Monday, May 31, 2010

War Profiteering: The Biggest Threat to Democracy

Opening Statement
(Disclaimer: I have nothing but respect for our troops and our veterans. I did want to write this piece on Memorial Day, to give everyone else something to think about while we're honoring the memory of our fallen heroes. This is a discussion that should be renewed not just on Memorial Day, but every day that we're entrenched in two pointless wars. I hope that what you read here will shock you, and will cause you to scoff. Feel free to read any of the links posted here to learn more. I'm just scratching the surface.)

Every gun that is made, every warship launched, every rocket fired, signifies in the final sense a theft from those who hunger and are not fed, those who are cold and are not clothed.
-Pres. Dwight D. Eisenhower

The beloved Dwight D. Eisenhower, WWII general and two-term Republican president, made a chilling, cryptic prediction in his 1961 farewell speech. One can imagine that Eisenhower put much importance in conveying this message, as he chose these words to be the last he would ever say as leader of the free world, to a free people.

"In the councils of government, we must guard against the acquisition of unwarranted influence, whether sought or unsought, by the military industrial complex. The potential for the disastrous rise of misplaced power exists, and will persist. We must never let the weight of this combination endanger our liberties or democratic processes. We should take nothing for granted. Only an alert and knowledgeable citizen can compel the proper meshing of the huge industrial and military machinery of defense, with our peaceful methods and goals. So that security and liberty can prosper together.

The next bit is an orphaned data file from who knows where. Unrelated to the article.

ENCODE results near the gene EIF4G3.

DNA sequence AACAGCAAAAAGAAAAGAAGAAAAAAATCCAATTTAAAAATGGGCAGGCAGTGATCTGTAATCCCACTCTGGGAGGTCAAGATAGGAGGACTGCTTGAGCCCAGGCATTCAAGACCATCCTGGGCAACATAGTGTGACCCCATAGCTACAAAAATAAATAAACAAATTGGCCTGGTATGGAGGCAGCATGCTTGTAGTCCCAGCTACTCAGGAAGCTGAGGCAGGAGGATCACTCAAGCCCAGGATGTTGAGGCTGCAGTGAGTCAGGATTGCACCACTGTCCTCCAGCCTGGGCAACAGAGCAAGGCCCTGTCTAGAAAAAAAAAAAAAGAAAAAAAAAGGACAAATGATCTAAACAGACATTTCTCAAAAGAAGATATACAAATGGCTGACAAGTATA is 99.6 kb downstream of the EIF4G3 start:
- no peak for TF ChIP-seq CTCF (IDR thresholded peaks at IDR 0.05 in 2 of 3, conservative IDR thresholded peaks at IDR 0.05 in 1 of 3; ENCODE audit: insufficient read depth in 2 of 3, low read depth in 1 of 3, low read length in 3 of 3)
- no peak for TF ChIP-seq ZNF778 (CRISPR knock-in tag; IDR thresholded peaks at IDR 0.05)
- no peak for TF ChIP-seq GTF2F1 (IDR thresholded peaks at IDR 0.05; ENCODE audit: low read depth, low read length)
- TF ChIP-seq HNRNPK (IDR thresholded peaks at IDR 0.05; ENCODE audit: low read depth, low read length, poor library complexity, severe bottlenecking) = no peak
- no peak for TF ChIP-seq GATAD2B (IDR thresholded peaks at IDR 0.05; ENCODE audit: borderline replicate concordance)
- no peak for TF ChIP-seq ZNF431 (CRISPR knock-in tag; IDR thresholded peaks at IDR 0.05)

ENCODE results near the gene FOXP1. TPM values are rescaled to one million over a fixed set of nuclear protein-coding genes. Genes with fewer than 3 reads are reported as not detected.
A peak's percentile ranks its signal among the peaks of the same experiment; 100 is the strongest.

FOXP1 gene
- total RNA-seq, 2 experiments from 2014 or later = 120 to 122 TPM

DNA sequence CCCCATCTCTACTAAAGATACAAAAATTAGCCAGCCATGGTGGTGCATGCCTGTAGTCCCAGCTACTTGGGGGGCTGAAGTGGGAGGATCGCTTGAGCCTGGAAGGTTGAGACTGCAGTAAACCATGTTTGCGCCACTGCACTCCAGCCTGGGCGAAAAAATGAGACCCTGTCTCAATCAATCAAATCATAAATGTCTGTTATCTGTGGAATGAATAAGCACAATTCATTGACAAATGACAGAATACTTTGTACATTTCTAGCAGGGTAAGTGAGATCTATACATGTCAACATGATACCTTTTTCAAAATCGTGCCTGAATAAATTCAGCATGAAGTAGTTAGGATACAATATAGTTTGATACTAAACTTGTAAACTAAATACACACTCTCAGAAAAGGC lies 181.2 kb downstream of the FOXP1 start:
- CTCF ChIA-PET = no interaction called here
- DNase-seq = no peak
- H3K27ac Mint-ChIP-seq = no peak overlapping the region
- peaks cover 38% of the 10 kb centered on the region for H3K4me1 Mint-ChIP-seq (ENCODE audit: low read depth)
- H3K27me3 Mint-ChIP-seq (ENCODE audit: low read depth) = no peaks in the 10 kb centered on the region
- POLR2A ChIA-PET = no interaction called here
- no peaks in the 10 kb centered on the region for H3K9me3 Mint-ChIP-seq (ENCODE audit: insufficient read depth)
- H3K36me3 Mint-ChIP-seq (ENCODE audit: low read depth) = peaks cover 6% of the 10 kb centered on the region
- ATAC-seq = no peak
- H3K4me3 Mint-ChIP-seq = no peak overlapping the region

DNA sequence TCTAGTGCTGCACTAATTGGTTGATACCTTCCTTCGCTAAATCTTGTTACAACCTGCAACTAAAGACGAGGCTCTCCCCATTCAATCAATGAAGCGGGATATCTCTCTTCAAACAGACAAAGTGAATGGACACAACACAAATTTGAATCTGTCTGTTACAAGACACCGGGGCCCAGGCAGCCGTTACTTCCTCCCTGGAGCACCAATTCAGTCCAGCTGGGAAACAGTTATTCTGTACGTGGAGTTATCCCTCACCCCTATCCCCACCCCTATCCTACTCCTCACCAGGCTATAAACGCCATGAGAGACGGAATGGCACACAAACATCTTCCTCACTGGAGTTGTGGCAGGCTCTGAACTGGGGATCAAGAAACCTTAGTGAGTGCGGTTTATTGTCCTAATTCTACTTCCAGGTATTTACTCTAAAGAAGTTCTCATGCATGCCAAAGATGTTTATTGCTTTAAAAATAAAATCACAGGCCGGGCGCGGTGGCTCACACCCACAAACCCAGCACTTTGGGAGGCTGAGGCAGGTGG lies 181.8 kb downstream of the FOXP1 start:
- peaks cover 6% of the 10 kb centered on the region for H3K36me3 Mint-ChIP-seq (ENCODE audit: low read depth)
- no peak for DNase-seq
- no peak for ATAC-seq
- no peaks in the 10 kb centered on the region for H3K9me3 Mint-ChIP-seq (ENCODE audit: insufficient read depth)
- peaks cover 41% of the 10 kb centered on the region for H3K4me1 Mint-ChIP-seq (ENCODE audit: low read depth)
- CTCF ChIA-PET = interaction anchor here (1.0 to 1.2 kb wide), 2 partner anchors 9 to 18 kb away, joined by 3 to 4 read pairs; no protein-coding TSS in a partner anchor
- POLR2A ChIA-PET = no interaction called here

Eisenhower was a five-star general, or General of the Army. It is the second-highest rank in the Army, next to the honor bestowed upon George Washington and General John Pershing, General of the Armies. If anyone knew the inner complexities of the defense sector and the grave implications of a power-grab by the arms manufacturing industry, it was Eisenhower. And his warning to us was grave. We did not listen, and we grew complacent. And now, nearly 50 years after the speech, the military industrial complex is alive and well, and has taken hold of our government, and indeed, the global economy as well. In this piece, I'll be delving into exactly how much power the military industrial complex wields in Washington, and what we can do as citizens to restore democracy.